STFU Parents: How Some Parents Show Their Teacher Appreciation On Facebook

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It’s Teacher Appreciation Week, and as the school year winds down, there seem to be more teacher-related stories than usual circulating online. The most high-profile example involves the “Boston Marathon Dad,” Mike Rossi, who more or less told his children’s principal to go fuck himself after receiving a standard form letter stating that his kids’ vacation absences were unexcused. Rather than simply read the letter, which outlined the school’s totally basic absence policy, Rossi chose instead to retort with a public hissy fit he posted on Facebook that amounted to, “I’m extra special, and so are my children, thankyouverymuch.” (Since his letter went viral, Rossi’s Marathon qualifications have been called into question, which is what happens when you’re a douche on the internet and people start digging to undermine you.) The funny thing about this incident is that the moment I read the story, I wanted to volley Boston cream pies at Mike Rossi’s face, so I was surprised to learn that in some corners of the internet, he was being hailed as a hero.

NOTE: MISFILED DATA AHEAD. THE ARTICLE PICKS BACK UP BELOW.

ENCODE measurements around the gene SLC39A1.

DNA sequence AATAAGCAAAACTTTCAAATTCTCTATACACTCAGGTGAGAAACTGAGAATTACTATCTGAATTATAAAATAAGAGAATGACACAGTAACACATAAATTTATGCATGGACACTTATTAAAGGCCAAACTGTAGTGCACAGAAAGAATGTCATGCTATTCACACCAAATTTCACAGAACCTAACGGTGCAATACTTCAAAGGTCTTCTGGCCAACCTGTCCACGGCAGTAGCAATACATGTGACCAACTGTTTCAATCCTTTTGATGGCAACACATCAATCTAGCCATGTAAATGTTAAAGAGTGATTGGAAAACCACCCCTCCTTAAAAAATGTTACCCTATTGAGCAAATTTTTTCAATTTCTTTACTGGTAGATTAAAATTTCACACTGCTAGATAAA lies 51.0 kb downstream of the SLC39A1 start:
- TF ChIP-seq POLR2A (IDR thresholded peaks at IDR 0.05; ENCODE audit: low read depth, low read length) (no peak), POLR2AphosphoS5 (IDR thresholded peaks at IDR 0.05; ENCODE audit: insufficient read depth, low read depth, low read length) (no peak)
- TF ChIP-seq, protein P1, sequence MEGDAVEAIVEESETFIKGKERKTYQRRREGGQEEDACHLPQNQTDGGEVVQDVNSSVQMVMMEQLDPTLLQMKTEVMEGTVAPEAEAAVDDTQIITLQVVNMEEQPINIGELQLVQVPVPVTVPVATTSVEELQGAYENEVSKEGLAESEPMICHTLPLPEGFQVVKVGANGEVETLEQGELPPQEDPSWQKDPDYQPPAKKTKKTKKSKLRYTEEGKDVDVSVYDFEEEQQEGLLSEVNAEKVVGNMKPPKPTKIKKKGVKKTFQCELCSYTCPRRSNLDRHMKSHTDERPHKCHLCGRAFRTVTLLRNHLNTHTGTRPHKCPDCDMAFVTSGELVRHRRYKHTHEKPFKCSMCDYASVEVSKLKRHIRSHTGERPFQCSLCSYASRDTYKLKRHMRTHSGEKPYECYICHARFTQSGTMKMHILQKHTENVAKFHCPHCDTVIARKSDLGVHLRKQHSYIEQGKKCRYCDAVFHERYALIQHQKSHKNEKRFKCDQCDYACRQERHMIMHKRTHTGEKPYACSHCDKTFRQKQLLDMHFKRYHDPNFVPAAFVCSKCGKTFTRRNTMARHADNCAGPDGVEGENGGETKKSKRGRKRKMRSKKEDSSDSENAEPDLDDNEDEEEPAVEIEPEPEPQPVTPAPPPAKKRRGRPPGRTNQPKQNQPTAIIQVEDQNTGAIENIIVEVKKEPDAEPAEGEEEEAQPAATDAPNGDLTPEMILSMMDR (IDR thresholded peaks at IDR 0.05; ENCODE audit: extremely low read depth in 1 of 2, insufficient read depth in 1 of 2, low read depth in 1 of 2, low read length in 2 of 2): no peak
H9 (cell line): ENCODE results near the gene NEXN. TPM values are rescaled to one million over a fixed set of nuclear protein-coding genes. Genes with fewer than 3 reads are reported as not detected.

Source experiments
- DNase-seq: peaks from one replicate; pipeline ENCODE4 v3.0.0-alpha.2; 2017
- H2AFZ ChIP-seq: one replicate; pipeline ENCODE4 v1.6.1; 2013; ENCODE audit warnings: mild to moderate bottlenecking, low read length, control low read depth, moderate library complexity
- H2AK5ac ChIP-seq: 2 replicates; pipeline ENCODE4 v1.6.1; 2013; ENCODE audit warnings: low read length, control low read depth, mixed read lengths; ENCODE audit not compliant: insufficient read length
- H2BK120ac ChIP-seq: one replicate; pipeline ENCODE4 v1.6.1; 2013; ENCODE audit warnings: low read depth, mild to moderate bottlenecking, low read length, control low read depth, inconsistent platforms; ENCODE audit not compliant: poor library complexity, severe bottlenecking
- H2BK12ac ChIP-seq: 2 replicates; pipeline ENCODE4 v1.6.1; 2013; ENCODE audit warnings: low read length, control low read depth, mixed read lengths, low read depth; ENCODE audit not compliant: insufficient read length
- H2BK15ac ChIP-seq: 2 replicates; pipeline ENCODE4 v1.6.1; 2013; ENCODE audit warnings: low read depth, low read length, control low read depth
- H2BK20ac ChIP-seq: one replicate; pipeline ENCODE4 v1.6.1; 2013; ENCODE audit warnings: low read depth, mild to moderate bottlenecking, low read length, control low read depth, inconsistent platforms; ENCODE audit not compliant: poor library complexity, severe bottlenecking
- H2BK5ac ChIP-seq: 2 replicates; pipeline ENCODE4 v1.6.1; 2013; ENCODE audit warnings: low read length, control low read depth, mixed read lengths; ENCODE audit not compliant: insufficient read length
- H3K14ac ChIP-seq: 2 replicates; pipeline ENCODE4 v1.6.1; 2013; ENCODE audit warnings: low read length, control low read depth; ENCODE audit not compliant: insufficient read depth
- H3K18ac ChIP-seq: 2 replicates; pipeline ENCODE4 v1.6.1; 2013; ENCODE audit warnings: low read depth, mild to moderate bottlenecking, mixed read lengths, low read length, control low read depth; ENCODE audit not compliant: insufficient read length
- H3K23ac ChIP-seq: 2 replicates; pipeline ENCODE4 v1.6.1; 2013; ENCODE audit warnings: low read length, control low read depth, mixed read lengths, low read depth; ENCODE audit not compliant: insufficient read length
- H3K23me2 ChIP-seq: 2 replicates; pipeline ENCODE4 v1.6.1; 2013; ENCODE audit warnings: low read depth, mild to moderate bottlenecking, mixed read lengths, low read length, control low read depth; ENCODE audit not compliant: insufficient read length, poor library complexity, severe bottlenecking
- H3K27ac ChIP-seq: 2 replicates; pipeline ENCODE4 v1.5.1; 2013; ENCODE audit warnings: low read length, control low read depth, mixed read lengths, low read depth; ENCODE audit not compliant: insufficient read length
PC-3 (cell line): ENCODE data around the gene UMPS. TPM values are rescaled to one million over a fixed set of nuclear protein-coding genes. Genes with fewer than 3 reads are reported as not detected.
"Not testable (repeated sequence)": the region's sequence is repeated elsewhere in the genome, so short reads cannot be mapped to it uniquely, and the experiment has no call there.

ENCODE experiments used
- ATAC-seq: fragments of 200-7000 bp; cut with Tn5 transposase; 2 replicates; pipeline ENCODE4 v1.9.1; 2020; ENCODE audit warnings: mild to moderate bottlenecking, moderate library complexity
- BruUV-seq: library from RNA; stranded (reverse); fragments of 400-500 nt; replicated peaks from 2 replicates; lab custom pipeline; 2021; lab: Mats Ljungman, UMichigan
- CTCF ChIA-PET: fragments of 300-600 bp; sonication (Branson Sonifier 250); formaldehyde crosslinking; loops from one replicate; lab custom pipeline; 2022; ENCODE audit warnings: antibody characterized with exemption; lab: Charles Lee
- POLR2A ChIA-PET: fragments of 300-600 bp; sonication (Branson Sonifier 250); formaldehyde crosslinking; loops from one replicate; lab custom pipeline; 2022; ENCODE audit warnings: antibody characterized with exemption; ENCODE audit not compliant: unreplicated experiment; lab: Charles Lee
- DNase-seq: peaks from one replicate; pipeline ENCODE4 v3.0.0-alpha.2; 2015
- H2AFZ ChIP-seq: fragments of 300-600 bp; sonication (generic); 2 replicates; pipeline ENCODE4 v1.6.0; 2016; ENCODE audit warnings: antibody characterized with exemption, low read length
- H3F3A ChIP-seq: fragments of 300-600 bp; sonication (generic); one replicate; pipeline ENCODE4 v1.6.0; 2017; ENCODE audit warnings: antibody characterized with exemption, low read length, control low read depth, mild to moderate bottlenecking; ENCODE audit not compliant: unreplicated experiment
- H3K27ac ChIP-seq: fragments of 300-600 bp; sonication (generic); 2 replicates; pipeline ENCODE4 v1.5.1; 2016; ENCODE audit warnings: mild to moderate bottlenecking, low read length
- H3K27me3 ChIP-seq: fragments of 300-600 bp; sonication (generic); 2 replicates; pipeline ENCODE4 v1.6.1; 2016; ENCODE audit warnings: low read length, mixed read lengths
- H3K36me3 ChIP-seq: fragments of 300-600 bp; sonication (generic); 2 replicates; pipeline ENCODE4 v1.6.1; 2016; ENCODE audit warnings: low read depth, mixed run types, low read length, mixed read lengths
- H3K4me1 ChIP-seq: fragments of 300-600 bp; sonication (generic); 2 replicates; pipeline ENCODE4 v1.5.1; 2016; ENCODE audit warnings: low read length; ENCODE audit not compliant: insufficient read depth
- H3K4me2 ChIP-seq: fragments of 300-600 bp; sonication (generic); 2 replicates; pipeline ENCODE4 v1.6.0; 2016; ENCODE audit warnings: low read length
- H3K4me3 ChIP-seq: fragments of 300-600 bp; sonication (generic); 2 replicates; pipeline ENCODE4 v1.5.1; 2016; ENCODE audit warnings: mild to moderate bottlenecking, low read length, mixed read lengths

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Hero? No. More like a self-important Dad of the Year who can’t handle being reminded of school protocol via a run-of-the-mill district letter. One person on the STFUP Facebook page even added, “But at the same time, parents have the right to decide if they want to take their kids on a vacation without the school giving them shit for it.” Um, okay? Except no, not okay. We should all be grateful that these types of policies are in place so that students receive the education they deserve. That’s all these letters are about. They’re not necessarily damning parents for taking kids out of school — even though kids get a ton of time off for breaks — because sometimes things do come up and vacation choices are made. No one is even arguing the unquestionable benefits kids reap from taking trips to national monuments or experiencing new cultures. The letters are just reminders that kids *should be in school,* and the more school days kids miss, the more work it is for them to catch up.

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